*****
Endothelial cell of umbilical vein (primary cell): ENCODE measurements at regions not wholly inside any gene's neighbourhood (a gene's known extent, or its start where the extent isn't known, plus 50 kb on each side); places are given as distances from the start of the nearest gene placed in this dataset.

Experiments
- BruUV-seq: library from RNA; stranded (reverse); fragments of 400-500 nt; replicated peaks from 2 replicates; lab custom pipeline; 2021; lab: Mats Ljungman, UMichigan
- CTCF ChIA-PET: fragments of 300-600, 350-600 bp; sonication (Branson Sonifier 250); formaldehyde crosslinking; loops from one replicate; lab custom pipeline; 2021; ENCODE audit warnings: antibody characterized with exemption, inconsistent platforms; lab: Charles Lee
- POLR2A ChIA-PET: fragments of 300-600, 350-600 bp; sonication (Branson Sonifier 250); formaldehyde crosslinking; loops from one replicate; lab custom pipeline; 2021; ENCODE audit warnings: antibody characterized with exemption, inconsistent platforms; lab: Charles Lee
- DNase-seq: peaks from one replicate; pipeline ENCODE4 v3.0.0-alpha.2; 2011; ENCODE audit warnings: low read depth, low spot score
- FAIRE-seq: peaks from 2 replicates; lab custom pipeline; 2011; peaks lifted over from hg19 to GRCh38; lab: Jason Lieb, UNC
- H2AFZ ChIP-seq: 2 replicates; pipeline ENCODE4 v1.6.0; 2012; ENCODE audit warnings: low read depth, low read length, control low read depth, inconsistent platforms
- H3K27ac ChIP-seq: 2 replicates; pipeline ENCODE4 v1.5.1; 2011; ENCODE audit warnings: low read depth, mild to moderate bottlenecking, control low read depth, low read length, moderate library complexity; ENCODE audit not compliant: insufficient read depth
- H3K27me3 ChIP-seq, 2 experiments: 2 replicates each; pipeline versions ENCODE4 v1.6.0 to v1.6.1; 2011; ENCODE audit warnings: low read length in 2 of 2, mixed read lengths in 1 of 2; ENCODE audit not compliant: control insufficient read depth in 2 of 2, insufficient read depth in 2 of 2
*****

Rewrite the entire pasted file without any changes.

Endothelial cell of umbilical vein (primary cell): ENCODE measurements at regions not wholly inside any gene's neighbourhood (a gene's known extent, or its start where the extent isn't known, plus 50 kb on each side); places are given as distances from the start of the nearest gene placed in this dataset.

Experiments
- BruUV-seq: library from RNA; stranded (reverse); fragments of 400-500 nt; replicated peaks from 2 replicates; lab custom pipeline; 2021; lab: Mats Ljungman, UMichigan
- CTCF ChIA-PET: fragments of 300-600, 350-600 bp; sonication (Branson Sonifier 250); formaldehyde crosslinking; loops from one replicate; lab custom pipeline; 2021; ENCODE audit warnings: antibody characterized with exemption, inconsistent platforms; lab: Charles Lee
- POLR2A ChIA-PET: fragments of 300-600, 350-600 bp; sonication (Branson Sonifier 250); formaldehyde crosslinking; loops from one replicate; lab custom pipeline; 2021; ENCODE audit warnings: antibody characterized with exemption, inconsistent platforms; lab: Charles Lee
- DNase-seq: peaks from one replicate; pipeline ENCODE4 v3.0.0-alpha.2; 2011; ENCODE audit warnings: low read depth, low spot score
- FAIRE-seq: peaks from 2 replicates; lab custom pipeline; 2011; peaks lifted over from hg19 to GRCh38; lab: Jason Lieb, UNC
- H2AFZ ChIP-seq: 2 replicates; pipeline ENCODE4 v1.6.0; 2012; ENCODE audit warnings: low read depth, low read length, control low read depth, inconsistent platforms
- H3K27ac ChIP-seq: 2 replicates; pipeline ENCODE4 v1.5.1; 2011; ENCODE audit warnings: low read depth, mild to moderate bottlenecking, control low read depth, low read length, moderate library complexity; ENCODE audit not compliant: insufficient read depth
- H3K27me3 ChIP-seq, 2 experiments: 2 replicates each; pipeline versions ENCODE4 v1.6.0 to v1.6.1; 2011; ENCODE audit warnings: low read length in 2 of 2, mixed read lengths in 1 of 2; ENCODE audit not compliant: control insufficient read depth in 2 of 2, insufficient read depth in 2 of 2